Behind the record industry and the endlessly grinding gears of the hit factory stand an elite group of individuals who are responsible for churning out the latest, greatest pop music the world has ever known. The Darwinian process that sees songs made or broken by a fickle public with millions of dollars at stake ensures the survival of only the fittest, but there are a select few who transcend the zeitgeist and end up defining the sound of a given moment. They aren’t always the biggest sellers or the most well-known but these are the producers who are defining what it sounds like to live in in the 21st century.
David Guetta: The Crowd Pleaser
It was inevitable that techno music would crack the mainstream but the speed at which it overtook everything else to establish its dominance and how undiluted it appears almost entirely in its pure form is still astounding. Gaga, Rihanna, Britney, Nicki, Katy and Madonna (again) made millions off of techno tracks produced by a crack team of technicians who go by the names RedOne, Dr. Luke, Calvin Harris and first and foremost David Guetta. If you’ve been anywhere near a speaker in the past couple of years you know Guetta. “Sexy Bitch,” “I Gotta Feeling,” “When Love Takes Over,” “Turn Me On” and most recently “Without You” are all Guetta creations that will forever be played on the radio, in clubs and at wedding receptions where even your 90-year-old grandmother will get up to dance because IT IS IMPOSSIBLE NOT TO. The Crowd Pleaser makes music that can sell equal numbers of cars and fabric softener and when they play at a party everybody gets to have exactly what they came for. Guetta sets his little sonic babies loose on the world to worm their way into your ear drums and build little houses where they’ll live forever. He makes big, screaming, banging HITS and that’s why he’s on this list.
In a recent trailer for the movie The Art of Rap, Kanye West said that he felt like his life was dependent on the success of his fifth album My Beautiful Dark Twisted Fantasy. As a producer on Jay Z’s classic Blueprint with four critically acclaimed solo albums, it was a strange comment to make, but for a man cursed with ambition and high expectations, the world must have weighed heavily on his gigantic ego. Despite a much publicized Grammy snub for an Album of the Year nomination, Fantasy was still roundly hailed as one of the best albums of the year by critics who knew what they were talking about. His grandiose production absorbed elements of classical, indie rock and motown creating a prog-rap record that even old school heads could appreciate. With Watch the Throne, West seems to have shed his remaining performance anxiety and taken a victory lap. His massive ego unchained, he’s now promising to “galvanize amazing thinkers…and affect governments” (!) At this point in the game, produced by Kanye West is an umbrella term that includes Mike Dean, Hit Boy, Swizz Beatz, Q-Tip, The Neptunes and a whole slew of others, but Kanye is the face, the voice and, believe it or not, the brains behind an operation that, like it or not, is pushing music forward. Love him or hate him, as long as he keeps producing tracks like this year’s “Mercy,” Kanye West deserves to be on this list.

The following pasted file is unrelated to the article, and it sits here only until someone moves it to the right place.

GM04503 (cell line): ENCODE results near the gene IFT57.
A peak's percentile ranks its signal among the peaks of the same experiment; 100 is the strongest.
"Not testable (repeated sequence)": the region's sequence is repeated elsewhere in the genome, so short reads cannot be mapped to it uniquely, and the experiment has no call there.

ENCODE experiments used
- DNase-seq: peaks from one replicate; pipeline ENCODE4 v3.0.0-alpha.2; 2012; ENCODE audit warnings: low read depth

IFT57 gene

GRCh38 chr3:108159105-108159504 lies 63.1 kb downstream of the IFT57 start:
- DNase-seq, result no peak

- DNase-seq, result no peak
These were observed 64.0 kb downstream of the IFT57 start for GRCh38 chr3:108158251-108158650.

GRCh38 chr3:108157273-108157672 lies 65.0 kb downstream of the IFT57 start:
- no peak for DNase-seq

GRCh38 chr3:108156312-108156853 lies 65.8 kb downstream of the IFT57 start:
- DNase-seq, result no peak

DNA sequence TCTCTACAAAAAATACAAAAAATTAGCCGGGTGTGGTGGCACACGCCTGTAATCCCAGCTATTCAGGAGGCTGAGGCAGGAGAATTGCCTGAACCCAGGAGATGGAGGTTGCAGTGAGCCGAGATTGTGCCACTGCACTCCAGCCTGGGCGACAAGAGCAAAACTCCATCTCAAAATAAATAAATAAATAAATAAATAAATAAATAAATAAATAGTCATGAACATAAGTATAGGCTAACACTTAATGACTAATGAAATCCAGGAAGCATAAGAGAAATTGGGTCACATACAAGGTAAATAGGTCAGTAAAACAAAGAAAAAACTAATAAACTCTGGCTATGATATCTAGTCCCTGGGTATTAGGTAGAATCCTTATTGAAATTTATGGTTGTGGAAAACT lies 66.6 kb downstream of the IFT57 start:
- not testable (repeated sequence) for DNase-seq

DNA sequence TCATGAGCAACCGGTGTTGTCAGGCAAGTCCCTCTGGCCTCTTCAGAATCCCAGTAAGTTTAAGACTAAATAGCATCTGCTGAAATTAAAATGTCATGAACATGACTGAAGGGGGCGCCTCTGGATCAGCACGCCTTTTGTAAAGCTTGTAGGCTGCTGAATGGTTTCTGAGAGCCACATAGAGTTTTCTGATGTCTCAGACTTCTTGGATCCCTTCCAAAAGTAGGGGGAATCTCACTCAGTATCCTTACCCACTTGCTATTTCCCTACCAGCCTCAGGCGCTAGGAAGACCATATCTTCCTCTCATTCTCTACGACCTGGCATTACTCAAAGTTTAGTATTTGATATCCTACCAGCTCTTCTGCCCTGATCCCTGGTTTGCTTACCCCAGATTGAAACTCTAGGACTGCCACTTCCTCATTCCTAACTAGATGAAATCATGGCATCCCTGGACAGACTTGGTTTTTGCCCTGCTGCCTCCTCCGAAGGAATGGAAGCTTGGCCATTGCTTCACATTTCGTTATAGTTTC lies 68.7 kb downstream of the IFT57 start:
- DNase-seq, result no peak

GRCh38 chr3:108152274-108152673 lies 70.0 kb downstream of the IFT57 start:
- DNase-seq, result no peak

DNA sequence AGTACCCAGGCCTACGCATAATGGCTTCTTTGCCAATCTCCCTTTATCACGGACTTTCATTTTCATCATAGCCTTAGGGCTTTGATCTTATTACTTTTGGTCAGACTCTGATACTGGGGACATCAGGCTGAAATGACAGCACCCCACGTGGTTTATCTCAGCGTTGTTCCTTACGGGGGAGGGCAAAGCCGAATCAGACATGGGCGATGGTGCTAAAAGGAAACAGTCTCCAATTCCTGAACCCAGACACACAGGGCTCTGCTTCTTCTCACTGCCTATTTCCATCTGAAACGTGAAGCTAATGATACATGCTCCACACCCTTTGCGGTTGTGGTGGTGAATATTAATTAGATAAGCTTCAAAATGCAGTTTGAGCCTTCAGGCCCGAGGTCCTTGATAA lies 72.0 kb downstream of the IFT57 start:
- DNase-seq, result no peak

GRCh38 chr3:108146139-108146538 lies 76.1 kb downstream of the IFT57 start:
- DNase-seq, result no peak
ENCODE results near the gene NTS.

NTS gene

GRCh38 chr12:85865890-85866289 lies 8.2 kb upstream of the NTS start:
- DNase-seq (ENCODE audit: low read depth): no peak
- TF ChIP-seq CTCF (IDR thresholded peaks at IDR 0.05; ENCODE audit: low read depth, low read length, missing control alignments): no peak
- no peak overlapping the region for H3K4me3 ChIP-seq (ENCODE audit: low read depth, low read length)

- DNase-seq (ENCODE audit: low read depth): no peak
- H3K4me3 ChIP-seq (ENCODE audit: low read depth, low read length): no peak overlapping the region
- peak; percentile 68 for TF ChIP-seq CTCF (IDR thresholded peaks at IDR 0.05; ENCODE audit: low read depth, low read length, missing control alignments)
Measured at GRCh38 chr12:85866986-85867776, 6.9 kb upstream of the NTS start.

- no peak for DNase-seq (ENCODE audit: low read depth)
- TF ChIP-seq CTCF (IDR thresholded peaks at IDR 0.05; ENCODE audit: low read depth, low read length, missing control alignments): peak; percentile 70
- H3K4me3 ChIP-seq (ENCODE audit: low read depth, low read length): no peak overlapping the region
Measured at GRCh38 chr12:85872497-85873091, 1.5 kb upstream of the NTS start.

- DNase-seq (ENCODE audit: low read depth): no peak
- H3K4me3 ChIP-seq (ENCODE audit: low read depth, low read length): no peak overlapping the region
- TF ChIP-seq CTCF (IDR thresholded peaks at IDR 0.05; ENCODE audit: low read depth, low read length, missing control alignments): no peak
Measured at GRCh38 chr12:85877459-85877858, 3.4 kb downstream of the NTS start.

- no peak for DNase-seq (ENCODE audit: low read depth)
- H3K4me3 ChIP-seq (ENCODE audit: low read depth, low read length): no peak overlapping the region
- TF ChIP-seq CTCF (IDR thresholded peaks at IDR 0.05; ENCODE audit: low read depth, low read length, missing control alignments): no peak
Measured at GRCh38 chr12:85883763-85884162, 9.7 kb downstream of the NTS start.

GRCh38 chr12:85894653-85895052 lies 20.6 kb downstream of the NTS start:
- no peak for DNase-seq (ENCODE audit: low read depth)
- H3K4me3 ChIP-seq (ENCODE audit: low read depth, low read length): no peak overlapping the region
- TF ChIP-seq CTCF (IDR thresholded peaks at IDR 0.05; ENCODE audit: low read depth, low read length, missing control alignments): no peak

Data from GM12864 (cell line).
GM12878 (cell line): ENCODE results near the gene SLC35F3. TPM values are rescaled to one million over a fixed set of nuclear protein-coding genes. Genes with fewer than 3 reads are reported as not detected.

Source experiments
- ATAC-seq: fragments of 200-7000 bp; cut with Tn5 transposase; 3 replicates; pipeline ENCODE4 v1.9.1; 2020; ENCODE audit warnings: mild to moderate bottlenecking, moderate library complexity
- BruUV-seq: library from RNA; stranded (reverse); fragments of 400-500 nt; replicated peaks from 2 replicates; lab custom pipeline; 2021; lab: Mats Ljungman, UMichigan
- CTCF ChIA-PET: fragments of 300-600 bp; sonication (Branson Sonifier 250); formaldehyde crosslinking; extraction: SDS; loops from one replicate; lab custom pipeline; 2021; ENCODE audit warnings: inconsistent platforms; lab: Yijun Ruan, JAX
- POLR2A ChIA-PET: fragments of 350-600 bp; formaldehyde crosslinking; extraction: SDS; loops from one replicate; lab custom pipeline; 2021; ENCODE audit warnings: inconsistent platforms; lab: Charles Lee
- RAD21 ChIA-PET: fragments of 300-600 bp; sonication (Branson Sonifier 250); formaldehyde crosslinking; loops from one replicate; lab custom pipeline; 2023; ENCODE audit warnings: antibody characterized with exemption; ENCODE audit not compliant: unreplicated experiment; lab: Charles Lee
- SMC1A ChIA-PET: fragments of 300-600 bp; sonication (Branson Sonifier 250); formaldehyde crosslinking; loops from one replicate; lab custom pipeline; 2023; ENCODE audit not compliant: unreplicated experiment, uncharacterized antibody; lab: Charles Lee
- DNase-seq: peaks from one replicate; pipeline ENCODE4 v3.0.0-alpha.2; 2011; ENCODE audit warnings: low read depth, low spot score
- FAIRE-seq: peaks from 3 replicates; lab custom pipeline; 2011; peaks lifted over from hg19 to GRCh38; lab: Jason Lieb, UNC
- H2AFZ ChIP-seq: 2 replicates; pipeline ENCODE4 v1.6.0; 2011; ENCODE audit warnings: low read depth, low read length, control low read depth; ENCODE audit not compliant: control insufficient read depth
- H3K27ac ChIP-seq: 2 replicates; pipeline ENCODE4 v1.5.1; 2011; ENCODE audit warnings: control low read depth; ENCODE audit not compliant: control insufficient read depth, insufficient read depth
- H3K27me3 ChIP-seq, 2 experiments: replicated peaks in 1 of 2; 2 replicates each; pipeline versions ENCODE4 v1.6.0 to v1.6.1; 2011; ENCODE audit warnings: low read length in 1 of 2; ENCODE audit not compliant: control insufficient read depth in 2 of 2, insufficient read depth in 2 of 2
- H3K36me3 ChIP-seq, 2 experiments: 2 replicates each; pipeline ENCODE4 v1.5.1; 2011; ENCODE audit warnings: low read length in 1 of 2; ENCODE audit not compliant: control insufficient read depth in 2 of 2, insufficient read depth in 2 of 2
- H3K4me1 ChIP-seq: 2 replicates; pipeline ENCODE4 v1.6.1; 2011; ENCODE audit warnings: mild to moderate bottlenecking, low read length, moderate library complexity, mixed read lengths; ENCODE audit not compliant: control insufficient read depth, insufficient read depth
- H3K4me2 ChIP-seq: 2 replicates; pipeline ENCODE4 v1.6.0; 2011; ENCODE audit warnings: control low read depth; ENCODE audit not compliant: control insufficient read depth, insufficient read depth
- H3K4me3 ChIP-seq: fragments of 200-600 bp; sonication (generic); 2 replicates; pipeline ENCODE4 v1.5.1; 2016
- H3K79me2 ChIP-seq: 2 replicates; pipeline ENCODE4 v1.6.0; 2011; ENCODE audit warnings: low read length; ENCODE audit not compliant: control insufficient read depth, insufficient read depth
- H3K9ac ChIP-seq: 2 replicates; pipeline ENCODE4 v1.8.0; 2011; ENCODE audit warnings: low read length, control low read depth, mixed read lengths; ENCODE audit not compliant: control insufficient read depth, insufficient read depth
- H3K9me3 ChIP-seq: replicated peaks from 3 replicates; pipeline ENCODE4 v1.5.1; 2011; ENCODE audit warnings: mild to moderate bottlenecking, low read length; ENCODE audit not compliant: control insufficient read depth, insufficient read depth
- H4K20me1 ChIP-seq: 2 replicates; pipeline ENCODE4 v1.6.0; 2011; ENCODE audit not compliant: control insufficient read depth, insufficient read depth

El-P: The Lord of the Underground